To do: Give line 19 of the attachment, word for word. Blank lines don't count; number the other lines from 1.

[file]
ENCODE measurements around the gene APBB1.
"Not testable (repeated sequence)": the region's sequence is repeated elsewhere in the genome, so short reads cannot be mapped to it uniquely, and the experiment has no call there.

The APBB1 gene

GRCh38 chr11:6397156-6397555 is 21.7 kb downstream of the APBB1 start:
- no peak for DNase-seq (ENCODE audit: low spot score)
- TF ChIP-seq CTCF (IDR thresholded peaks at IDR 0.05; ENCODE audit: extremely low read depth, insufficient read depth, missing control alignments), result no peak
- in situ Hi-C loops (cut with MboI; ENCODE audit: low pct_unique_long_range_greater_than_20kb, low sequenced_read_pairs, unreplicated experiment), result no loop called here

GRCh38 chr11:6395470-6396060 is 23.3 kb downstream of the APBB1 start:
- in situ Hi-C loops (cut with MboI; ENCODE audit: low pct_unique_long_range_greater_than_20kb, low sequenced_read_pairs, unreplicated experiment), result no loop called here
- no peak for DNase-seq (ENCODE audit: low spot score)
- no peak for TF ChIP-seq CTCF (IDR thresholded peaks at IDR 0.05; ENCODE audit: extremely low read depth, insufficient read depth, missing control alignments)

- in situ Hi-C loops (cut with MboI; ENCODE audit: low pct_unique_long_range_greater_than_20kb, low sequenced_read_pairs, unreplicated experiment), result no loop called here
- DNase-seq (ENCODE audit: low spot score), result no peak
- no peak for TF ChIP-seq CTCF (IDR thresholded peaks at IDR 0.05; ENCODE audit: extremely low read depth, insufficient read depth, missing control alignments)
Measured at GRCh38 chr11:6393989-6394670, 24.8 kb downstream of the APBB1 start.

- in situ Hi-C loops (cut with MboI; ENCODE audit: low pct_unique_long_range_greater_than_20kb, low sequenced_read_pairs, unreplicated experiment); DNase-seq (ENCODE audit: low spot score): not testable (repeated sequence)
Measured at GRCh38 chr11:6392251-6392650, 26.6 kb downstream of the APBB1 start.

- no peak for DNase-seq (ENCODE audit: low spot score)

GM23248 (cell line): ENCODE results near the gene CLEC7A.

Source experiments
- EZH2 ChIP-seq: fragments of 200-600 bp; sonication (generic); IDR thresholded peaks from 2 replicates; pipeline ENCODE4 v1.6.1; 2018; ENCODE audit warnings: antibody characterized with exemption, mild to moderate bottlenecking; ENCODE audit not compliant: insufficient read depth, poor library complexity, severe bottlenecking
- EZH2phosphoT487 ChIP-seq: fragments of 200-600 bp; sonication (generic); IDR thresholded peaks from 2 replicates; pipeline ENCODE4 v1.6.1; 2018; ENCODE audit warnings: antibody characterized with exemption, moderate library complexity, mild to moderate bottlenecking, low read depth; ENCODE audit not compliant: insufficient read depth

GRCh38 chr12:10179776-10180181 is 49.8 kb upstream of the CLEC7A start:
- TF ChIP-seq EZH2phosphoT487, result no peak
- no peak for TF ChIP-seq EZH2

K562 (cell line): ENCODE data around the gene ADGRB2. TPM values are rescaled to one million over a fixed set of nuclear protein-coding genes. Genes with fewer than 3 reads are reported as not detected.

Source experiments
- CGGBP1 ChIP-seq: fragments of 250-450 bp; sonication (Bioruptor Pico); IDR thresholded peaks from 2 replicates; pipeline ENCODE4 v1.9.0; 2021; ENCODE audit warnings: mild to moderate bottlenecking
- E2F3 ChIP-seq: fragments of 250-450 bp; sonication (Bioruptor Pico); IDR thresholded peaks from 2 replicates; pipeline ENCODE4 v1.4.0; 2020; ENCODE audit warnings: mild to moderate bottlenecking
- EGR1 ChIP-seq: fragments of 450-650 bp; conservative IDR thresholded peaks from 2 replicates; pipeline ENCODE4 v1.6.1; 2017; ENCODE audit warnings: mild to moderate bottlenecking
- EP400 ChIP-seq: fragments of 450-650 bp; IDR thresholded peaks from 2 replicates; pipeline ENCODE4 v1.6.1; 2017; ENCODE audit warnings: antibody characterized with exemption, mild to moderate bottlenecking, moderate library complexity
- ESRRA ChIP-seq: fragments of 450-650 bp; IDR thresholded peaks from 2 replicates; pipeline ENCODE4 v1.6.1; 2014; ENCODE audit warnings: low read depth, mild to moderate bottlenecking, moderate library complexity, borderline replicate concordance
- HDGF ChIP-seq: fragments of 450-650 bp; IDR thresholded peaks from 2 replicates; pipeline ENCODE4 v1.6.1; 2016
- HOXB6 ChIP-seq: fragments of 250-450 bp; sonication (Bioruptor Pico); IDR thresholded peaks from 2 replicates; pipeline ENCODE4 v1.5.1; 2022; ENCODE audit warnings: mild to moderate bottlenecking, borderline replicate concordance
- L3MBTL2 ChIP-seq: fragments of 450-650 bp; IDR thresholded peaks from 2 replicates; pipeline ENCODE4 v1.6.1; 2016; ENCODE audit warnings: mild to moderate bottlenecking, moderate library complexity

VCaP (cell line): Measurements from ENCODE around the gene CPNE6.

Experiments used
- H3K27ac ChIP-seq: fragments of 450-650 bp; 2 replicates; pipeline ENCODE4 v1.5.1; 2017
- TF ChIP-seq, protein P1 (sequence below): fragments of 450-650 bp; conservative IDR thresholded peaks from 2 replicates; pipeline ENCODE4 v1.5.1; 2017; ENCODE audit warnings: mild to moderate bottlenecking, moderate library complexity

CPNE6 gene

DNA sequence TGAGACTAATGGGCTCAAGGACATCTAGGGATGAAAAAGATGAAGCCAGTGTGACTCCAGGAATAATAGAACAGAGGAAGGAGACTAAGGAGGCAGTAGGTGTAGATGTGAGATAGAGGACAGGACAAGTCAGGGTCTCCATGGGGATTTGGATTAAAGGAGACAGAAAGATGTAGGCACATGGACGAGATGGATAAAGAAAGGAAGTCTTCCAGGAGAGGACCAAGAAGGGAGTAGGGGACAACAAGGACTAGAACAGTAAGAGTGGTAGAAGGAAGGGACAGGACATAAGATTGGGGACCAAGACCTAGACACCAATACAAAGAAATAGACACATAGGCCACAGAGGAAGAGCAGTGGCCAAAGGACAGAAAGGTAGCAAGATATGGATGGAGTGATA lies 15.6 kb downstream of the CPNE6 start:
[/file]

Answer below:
GM23248 (cell line): ENCODE results near the gene CLEC7A.